Dr. Dan Carey
A funeral Mass for Carey will be held at 11 a.m. Wednesday, March 23, in the Chapel of St. Thomas Aquinas on the university’s St. Paul campus. Visitation will be held from 4 to 8 p.m. Tuesday, March 22, at the Willwerscheid Funeral Home, 1167 Grand Ave., St. Paul, and also at St. Thomas one hour before the funeral.
Carey was in a car accident in February 2010 and a CT scan to check for injuries revealed he was suffering from a malignant brain tumor. The university community followed his progress over the past year via his “Caring Bridge” website and thank-you notes he published in Bulletin Today.
“I think the reason I am doing well is the great support system I have both at UST and at home with family and friends,” he wrote in November. He noted that he was about “to become the first human to get a drug made specifically for glioblastoma cells. This treatment will probably begin about a month after my surgery (early December). I am excited about this. My doctor has said that not only is this the best treatment for me, but I am being a pioneer, which will be beneficial for others down the road.”
Carey was throwing 90-mile-per-hour fast balls as a left-handed high school pitcher for Hastings in 1967; the New York Mets selected him 24th overall in that year’s major-league baseball amateur draft.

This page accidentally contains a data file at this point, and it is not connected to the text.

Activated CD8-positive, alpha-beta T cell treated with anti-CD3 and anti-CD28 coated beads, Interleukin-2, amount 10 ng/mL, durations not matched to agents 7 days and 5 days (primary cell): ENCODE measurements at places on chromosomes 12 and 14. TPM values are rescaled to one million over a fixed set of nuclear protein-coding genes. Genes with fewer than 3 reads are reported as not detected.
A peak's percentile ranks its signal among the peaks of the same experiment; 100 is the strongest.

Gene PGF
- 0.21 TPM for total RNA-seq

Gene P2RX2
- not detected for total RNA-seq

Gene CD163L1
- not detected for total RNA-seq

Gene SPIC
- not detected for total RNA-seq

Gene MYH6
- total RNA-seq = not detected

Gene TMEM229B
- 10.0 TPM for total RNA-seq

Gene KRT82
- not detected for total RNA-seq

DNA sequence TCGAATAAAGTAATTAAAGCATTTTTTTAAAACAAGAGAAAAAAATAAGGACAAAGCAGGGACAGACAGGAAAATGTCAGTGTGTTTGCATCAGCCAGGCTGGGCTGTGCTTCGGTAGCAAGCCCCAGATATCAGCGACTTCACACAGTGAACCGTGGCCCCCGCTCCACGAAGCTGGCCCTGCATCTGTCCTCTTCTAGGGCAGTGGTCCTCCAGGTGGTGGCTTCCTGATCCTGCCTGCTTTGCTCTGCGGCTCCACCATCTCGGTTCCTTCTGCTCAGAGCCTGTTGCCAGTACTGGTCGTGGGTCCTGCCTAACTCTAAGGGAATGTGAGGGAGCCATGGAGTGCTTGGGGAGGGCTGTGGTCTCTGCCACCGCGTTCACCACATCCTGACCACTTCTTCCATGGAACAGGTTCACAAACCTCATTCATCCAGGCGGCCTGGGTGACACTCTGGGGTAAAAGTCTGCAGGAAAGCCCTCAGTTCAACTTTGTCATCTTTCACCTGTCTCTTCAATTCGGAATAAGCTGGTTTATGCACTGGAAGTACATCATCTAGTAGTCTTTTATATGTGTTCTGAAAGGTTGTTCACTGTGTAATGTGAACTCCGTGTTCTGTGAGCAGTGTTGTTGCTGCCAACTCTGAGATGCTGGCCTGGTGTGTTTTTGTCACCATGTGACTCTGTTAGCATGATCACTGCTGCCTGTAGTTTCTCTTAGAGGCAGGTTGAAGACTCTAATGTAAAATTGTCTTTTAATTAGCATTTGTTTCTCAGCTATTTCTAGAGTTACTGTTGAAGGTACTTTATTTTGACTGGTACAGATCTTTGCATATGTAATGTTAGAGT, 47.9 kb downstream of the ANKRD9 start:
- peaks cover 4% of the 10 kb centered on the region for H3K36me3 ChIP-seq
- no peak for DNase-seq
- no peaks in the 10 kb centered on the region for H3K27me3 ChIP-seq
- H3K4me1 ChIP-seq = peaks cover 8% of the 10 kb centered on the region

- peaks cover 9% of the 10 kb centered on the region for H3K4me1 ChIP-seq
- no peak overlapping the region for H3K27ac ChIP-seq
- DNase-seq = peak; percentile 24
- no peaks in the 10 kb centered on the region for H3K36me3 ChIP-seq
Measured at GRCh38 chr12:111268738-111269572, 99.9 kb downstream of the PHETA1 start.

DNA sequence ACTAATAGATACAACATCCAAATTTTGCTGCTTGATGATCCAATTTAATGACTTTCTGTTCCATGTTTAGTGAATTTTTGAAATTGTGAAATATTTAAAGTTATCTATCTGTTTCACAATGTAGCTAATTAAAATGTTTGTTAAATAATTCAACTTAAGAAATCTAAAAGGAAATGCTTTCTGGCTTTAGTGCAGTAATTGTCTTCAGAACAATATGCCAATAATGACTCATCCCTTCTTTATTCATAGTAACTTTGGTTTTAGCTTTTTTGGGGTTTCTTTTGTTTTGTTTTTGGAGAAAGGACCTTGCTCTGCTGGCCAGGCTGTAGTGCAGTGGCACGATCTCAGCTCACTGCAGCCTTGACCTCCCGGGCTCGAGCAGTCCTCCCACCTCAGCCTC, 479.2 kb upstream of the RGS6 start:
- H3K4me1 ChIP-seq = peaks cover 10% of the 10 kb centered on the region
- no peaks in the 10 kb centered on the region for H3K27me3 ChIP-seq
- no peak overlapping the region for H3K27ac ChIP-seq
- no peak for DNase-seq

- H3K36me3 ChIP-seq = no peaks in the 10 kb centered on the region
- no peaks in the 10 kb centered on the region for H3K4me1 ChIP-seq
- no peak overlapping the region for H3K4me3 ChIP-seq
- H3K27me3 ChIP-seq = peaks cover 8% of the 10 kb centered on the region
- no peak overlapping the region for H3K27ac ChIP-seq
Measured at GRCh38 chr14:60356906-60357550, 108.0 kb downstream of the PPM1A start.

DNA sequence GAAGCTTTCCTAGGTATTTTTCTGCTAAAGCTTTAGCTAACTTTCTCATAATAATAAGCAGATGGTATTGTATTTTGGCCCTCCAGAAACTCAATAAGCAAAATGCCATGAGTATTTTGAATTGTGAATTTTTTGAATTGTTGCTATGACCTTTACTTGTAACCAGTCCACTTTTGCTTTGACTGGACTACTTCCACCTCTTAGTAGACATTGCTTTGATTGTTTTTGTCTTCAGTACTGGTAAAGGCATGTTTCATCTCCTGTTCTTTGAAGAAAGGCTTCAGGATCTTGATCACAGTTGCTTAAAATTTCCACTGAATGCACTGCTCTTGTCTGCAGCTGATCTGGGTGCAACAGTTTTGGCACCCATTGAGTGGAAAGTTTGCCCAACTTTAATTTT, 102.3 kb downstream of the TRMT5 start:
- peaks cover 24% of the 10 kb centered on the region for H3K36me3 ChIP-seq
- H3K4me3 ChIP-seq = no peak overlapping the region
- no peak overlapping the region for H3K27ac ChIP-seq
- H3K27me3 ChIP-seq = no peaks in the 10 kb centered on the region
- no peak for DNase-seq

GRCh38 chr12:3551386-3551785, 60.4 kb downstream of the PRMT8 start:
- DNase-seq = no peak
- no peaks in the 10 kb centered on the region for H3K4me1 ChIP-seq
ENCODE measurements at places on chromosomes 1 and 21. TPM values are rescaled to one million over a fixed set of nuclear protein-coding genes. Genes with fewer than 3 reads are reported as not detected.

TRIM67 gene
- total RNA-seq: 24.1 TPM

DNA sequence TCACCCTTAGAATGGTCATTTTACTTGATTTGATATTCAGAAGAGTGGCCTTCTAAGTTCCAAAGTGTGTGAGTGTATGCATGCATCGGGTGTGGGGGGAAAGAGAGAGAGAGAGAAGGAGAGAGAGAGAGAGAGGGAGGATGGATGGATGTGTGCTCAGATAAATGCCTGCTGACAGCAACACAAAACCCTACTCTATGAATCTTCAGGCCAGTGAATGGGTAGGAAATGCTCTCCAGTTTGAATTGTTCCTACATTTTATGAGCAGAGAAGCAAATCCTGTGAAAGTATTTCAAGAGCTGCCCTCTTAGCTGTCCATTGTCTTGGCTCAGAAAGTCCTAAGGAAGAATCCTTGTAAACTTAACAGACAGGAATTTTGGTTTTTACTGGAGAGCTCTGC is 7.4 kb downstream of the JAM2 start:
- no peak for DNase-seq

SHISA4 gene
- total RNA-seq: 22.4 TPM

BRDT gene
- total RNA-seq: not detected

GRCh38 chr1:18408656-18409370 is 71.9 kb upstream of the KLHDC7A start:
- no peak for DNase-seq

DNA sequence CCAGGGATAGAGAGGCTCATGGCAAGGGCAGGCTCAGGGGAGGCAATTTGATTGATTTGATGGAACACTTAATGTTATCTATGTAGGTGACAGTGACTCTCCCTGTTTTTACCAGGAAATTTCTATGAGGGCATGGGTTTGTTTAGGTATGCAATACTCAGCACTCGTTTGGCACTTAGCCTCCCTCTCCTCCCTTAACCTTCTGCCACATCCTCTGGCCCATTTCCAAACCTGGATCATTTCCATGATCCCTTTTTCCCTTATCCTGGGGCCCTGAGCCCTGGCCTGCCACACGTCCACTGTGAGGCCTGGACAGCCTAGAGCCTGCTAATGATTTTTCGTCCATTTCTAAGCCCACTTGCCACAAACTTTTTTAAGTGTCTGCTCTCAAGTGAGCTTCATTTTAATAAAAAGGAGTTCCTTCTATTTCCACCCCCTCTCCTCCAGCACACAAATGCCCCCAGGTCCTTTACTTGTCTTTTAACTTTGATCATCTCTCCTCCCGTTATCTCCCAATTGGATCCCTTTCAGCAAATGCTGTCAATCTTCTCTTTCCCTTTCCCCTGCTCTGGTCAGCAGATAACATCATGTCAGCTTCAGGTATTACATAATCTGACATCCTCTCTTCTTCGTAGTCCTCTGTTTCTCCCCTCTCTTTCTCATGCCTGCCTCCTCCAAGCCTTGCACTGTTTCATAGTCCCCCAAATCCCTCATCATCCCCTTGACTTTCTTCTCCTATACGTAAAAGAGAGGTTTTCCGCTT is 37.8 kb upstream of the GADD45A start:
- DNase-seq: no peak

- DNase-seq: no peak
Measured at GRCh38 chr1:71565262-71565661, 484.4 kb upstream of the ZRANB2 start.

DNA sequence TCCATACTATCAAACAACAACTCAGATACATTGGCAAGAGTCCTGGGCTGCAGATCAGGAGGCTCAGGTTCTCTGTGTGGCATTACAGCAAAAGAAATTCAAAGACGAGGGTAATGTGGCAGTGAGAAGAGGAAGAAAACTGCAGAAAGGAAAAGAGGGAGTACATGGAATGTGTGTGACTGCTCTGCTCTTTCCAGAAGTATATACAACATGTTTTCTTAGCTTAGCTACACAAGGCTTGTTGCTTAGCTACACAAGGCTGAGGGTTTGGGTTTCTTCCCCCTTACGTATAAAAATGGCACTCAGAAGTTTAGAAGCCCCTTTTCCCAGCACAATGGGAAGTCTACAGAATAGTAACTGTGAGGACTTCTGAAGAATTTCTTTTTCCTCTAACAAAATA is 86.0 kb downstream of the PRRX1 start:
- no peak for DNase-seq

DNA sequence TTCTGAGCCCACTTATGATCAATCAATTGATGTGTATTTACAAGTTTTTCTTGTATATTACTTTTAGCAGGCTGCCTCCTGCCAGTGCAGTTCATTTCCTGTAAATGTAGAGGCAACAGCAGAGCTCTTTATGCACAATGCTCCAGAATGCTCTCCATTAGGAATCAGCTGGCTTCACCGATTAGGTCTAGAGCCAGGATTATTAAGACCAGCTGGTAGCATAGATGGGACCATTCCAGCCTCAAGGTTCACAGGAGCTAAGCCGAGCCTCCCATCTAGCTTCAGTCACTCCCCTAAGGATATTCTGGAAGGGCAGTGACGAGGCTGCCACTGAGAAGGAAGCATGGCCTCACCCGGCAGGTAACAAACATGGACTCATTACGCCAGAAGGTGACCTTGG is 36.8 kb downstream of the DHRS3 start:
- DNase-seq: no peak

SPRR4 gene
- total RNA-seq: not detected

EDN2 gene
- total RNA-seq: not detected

After a six-year minor league career with the Mets, he studied at the University of Minnesota and worked as an exercise physiologist with cardiac patients. He joined the St. Thomas Health and Human Performance Department in 1988 and received his doctorate in kinesiology in 1996.
Carey taught courses here in physiology, exercise physiology, measurement and evaluation, and health promotion.
He developed methods and equipment to conduct physiological testing for oxygen consumption, anaerobic power and – with the help of an underwater scale – the percent of body fat. He also conducted research for Breathe Right and Nordic Track products.
Carey was an advocate of encouraging sensible, lifelong weight control and exercise. At St. Thomas, he was involved with exercise programs, such as “Healthy U,” that have been promoted by Human Resources and the Wellness Center. As reported in a 2004 St. Thomas magazine article, his senior students were serving internships as personal trainers for approximately 1,200 faculty and staff.
Carey, who weighed 230 as a pitcher but dropped to 175 as a professor, had the nickname “Moose.” Last May, a “Moose Mile Fun Run” was held at St. Thomas to honor him and support one of his favorite charities, Kids n’ Kinship.
In a story that appeared in the St. Paul Pioneer Press last June, sports columnist Charley Walters wrote, “I have known Dan Carey since his minor league pitching days. You’ll never meet a finer person. He has handled his challenge with grace and fortitude.”